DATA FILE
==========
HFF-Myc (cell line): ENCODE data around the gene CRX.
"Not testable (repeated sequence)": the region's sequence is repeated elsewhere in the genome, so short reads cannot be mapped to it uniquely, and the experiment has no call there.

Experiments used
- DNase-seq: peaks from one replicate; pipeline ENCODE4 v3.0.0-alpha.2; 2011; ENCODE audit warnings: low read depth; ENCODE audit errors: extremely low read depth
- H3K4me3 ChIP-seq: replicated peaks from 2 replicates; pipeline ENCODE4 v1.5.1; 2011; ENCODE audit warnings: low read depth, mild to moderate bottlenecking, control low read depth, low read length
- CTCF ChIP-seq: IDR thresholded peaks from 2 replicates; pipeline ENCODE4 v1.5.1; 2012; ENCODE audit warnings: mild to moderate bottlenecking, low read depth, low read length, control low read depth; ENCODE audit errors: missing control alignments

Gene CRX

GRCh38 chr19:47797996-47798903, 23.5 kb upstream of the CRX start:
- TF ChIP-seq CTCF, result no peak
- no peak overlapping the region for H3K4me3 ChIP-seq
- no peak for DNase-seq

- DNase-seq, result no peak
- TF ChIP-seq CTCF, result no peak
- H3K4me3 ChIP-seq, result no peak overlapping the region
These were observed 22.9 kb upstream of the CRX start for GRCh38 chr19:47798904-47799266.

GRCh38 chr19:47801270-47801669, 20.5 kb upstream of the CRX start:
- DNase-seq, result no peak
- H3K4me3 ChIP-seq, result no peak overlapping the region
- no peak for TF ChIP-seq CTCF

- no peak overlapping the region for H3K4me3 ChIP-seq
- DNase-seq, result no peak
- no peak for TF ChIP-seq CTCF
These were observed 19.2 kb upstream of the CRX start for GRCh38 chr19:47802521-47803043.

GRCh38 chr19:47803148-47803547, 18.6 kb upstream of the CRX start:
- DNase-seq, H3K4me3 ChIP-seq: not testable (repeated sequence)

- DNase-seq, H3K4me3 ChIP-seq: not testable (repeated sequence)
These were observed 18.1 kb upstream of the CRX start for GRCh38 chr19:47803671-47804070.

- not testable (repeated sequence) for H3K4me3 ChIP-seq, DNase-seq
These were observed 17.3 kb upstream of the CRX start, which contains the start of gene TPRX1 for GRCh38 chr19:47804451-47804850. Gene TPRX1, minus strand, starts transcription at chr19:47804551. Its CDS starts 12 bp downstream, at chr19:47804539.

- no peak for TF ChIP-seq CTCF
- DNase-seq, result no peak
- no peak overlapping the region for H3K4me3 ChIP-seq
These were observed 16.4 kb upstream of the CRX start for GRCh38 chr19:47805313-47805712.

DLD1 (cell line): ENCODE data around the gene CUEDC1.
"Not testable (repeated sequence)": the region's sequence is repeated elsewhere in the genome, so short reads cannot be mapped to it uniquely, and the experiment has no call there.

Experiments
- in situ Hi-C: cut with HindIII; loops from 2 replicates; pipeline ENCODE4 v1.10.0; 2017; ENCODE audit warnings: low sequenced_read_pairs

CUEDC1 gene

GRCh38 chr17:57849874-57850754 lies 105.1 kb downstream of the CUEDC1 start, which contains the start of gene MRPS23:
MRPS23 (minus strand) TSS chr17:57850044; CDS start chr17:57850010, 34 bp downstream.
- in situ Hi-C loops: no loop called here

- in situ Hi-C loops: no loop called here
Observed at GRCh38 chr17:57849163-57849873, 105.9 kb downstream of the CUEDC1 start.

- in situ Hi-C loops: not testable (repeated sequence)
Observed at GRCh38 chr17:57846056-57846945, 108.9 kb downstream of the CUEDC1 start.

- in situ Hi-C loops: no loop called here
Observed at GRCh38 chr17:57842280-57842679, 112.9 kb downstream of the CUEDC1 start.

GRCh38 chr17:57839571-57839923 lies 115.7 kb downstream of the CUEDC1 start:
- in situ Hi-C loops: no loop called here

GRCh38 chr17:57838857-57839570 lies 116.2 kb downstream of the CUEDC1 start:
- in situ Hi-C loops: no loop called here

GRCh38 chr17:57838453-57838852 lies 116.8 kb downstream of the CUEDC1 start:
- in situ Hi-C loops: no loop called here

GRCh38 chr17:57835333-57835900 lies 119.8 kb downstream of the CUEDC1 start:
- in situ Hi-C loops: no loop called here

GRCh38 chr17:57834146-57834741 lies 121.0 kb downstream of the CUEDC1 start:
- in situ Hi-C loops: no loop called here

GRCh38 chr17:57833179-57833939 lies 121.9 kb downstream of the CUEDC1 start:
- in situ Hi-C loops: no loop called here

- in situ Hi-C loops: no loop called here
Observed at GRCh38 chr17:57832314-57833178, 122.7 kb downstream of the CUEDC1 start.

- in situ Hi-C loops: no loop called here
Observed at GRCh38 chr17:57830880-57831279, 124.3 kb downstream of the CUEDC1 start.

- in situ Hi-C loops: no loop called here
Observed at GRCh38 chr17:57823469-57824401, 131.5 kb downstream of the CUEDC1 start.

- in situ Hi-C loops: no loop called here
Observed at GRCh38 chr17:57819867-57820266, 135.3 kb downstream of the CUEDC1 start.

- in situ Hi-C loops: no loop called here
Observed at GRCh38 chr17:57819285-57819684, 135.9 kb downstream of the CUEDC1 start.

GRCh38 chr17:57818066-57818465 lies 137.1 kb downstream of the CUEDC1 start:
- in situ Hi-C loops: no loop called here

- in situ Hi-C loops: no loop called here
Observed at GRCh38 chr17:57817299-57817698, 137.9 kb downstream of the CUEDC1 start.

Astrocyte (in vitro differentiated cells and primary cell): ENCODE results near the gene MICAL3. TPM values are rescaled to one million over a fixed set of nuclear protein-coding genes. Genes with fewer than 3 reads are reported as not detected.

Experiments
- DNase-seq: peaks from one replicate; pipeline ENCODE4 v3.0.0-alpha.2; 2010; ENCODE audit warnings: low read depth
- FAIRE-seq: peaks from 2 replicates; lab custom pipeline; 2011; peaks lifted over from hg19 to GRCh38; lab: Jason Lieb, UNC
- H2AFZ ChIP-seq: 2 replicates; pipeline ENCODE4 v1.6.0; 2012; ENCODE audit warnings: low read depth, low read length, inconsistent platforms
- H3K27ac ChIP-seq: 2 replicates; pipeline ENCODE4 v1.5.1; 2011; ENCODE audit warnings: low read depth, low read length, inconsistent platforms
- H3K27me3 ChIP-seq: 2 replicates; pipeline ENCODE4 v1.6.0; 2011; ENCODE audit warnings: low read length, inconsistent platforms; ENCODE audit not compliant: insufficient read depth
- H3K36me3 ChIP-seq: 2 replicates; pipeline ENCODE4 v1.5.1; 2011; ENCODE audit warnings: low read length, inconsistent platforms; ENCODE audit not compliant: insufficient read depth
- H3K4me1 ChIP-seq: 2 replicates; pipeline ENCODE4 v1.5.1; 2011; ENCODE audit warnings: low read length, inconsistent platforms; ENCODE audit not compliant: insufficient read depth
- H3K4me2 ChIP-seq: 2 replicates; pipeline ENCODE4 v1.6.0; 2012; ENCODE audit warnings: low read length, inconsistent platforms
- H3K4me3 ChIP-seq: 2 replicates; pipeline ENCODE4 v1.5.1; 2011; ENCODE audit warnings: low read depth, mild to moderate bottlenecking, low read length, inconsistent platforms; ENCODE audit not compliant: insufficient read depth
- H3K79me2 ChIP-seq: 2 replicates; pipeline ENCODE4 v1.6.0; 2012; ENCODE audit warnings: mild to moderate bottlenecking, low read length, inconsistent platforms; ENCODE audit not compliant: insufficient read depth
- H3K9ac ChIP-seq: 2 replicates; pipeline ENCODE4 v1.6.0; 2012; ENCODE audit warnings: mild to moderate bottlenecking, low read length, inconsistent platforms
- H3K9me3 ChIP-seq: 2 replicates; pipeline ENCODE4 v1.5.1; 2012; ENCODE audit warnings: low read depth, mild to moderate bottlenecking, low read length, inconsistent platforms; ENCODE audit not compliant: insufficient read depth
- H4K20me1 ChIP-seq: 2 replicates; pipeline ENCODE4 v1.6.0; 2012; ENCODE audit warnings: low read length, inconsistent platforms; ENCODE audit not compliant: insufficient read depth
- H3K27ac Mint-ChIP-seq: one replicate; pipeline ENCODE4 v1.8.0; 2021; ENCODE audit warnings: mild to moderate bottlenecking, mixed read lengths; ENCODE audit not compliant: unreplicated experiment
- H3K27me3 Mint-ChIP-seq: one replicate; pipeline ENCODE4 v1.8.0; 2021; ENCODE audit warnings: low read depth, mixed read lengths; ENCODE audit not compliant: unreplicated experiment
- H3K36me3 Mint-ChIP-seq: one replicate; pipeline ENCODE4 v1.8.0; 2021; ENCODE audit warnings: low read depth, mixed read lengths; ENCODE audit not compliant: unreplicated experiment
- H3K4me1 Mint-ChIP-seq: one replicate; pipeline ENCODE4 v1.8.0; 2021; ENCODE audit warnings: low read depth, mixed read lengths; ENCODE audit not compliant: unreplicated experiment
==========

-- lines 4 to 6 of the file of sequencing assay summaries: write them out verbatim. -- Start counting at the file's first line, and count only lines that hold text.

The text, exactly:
- DNase-seq: peaks from one replicate; pipeline ENCODE4 v3.0.0-alpha.2; 2011; ENCODE audit warnings: low read depth; ENCODE audit errors: extremely low read depth
- H3K4me3 ChIP-seq: replicated peaks from 2 replicates; pipeline ENCODE4 v1.5.1; 2011; ENCODE audit warnings: low read depth, mild to moderate bottlenecking, control low read depth, low read length
- CTCF ChIP-seq: IDR thresholded peaks from 2 replicates; pipeline ENCODE4 v1.5.1; 2012; ENCODE audit warnings: mild to moderate bottlenecking, low read depth, low read length, control low read depth; ENCODE audit errors: missing control alignments